I've now officially started a residency program here in Vancouver. Over the next six weeks I'll be creating a sound piece that'll be culled from field recordings of ferry ports, terminals and from the ships themselves. The latter half of the residency will be especially studio intensive so I imagine that posting will slow down significantly. Once it's over things will inevitable pick-up again. Thanks, as always for your readership.
Cristopher DeLaurenti - Of Silences Intemporally Sung: Luigi Nono's Fragmente-Stille, An Diotima
(Reductive , 2011)
Christopher DeLaurenti returns with another work in his found soundscape series, where he excavates and presents the unintentionally captured sounds that lurk in the shadows of recordings. On "Of Silences Intemporally Sung..." DeLaurenti took a recording of Luigi Nono's only string quartet, Fragmente-Stille, An Diotima as performed by the LaSalle Quartet, and inverted it. What this means is that the bulk of the recording, namely, the sections where the quartet was actually performing, was removed and replaced by digital silence. DeLaurenti then took what was left, that is, the pauses and supposed 'silence' in between the music, and amplified it greatly. In other words, what we're hearing is Fragmente-Stille, An Diotima in its entirety, only without the music.
What's immediately interesting is how much music there is in this musicless piece. This is not to say that DeLaurenti somehow fell short in his intentions, but that he did in fact succeed, at least in unmasking a realm of sound that otherwise would never have consciously been heard: shuffling bodies, on-the-fly tunings, room tone and decaying notes. If one decides to look at the waveform of DeLaurenti's reworking, as I did, they will immediately notice what looks like a very balanced inversion, as many of the areas of sonic activity seem nearly equidistant from the previous and next sections of activity, as though Nono was as interested in the moments between the music as he was with the music itself. As much as this balance is a product of Nono's vision, DeLaurenti deserves credit for bringing it to the limelight, and for his precision in extracting only the in-between moments. I sense much time was spent on this rigorous splicing process.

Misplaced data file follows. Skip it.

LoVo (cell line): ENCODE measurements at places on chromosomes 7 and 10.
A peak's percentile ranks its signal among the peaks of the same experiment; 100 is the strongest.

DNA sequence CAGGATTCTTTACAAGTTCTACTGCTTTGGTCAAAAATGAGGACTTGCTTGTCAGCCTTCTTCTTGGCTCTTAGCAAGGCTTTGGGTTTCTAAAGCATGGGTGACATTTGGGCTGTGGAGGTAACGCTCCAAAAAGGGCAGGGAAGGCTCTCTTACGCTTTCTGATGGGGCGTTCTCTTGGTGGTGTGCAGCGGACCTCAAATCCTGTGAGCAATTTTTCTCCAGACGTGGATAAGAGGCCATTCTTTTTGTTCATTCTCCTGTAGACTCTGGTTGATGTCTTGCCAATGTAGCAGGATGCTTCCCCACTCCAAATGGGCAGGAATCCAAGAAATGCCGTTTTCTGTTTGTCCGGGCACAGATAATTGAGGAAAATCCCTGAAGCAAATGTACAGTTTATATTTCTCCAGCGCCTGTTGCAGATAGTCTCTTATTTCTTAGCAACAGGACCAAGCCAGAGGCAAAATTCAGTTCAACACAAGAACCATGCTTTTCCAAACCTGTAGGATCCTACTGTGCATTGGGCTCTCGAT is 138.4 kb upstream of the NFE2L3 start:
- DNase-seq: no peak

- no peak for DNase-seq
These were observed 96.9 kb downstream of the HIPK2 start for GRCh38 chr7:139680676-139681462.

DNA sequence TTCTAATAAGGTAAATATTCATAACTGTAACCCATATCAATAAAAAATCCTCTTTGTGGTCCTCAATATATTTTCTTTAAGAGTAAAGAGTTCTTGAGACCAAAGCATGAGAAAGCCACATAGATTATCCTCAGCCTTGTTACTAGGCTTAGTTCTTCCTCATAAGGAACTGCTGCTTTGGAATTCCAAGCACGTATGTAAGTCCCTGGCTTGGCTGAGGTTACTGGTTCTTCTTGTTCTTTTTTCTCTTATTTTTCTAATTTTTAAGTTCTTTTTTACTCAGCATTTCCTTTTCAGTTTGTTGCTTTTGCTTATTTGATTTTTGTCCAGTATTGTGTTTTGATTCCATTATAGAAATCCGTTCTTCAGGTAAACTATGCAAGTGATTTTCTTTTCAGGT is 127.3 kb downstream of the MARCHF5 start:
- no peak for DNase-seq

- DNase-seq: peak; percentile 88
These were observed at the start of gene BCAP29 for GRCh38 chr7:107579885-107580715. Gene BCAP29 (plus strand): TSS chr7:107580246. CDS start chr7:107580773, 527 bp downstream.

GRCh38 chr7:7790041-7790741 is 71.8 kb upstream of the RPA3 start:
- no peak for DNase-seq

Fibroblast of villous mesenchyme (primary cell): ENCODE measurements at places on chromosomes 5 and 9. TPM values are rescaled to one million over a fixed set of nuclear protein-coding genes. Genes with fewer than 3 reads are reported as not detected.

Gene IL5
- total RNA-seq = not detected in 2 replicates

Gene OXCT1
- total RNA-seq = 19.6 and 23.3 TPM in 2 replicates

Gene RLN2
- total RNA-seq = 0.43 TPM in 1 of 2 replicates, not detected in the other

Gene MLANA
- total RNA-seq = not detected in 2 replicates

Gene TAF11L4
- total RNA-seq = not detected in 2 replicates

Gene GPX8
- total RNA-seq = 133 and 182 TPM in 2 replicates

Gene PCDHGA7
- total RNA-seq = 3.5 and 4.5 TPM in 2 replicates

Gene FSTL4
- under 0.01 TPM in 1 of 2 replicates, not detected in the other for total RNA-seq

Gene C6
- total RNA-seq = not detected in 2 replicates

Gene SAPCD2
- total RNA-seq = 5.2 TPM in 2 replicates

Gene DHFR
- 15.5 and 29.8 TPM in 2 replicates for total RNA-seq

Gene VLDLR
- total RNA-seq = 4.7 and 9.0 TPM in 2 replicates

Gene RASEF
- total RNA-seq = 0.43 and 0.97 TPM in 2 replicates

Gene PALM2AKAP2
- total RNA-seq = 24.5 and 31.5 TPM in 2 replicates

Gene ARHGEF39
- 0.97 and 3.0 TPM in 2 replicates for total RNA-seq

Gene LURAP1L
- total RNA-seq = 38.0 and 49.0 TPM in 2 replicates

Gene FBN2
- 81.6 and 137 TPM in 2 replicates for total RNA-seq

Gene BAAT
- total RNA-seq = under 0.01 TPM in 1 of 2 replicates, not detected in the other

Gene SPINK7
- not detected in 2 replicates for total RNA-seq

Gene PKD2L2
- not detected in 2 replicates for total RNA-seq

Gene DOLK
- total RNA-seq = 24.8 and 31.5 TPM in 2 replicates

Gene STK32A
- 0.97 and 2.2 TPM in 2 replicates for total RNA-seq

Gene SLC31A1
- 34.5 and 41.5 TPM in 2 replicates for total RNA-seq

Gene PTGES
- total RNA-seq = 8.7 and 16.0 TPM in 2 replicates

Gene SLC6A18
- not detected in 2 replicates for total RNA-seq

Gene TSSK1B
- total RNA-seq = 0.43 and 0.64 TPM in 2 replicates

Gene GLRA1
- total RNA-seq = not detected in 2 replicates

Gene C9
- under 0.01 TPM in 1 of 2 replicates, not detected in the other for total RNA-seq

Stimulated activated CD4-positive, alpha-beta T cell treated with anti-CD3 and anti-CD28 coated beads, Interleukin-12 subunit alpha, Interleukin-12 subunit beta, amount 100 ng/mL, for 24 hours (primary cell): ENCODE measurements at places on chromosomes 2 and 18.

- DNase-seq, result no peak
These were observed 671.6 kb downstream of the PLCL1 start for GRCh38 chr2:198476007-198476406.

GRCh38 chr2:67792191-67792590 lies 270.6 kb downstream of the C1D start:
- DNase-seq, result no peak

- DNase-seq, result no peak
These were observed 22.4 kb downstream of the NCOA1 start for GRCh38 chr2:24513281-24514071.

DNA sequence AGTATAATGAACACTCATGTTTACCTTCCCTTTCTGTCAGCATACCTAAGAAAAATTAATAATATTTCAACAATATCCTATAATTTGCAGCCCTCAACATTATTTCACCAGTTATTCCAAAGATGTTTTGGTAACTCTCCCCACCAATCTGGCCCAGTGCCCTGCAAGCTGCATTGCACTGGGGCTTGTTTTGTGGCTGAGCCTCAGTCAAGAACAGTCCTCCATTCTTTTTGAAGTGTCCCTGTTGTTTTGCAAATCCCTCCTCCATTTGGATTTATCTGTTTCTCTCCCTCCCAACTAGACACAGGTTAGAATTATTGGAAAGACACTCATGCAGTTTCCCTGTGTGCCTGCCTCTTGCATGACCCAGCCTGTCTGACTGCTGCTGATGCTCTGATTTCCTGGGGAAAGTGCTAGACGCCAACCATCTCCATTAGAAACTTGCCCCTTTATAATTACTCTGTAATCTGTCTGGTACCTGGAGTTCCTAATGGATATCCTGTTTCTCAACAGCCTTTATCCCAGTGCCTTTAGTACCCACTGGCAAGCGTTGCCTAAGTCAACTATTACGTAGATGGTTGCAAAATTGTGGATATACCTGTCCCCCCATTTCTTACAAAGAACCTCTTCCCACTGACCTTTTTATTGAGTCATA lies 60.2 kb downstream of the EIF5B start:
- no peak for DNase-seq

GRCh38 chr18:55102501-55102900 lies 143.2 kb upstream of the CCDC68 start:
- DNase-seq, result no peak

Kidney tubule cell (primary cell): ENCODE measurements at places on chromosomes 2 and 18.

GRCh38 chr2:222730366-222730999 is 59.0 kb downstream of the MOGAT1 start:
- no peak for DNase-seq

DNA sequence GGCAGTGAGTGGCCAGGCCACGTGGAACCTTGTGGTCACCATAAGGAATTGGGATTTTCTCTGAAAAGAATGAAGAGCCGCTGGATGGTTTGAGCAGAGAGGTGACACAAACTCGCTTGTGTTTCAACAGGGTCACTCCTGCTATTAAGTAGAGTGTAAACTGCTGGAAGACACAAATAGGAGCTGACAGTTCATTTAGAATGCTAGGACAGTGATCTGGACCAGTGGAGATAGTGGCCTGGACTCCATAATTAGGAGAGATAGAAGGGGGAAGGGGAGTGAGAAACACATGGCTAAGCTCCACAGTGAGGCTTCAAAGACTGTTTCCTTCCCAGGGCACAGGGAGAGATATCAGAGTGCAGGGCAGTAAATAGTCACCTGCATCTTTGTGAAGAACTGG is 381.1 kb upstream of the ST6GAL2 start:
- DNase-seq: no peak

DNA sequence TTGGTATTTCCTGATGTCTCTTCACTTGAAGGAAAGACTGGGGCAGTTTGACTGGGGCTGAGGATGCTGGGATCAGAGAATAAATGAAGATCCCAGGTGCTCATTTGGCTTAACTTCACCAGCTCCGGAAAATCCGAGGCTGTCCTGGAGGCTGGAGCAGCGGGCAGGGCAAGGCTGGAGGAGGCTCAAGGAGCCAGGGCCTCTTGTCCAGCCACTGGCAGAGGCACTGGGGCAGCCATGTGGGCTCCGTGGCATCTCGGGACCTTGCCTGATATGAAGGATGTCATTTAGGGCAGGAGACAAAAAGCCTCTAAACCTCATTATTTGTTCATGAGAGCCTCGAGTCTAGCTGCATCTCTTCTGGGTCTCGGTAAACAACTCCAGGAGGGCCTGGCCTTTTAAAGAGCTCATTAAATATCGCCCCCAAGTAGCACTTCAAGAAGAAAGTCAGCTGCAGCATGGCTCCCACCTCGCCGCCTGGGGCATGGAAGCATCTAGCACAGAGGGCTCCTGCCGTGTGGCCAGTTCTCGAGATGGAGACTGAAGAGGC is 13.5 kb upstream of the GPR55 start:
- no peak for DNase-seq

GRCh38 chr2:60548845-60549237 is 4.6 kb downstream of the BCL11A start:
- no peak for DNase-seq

It's worth adding that Nono added passages by the poet Hölderlin to the performers' staves with instructions to murmer (to think) the lines to themselves while performing, and although I don't detect these murmerings in DeLaurenti's re-envisioning, I feel as though, on some level – maybe metaphysical – they are lurking beneath, waiting to be discovered. A fine recording.
(Worthless Recordings, 2011)
Worthless Recordings have managed to spit out something like 20 releases in their first year of operation, with one of these releases finding its way into my hands. Little can be easily found out about the label other than the fact that it's based out of Wisconsin and is dedicated to releasing distortion-heavy drone and old school industrial music. The Refuse of Nature falls somewhere in-between, succeeding in its consistent penchant for grime but failing in its originality in achieving that grime. I've not much patience for early Bianchi anymore and I can't help but hear his overbearing influence. I wouldn't go so far as to call it worthless – like whomever named the label might have you believe – as I've come to try my best in appreciating works that at least have a clear vision. It's just that, I don't share the same vision.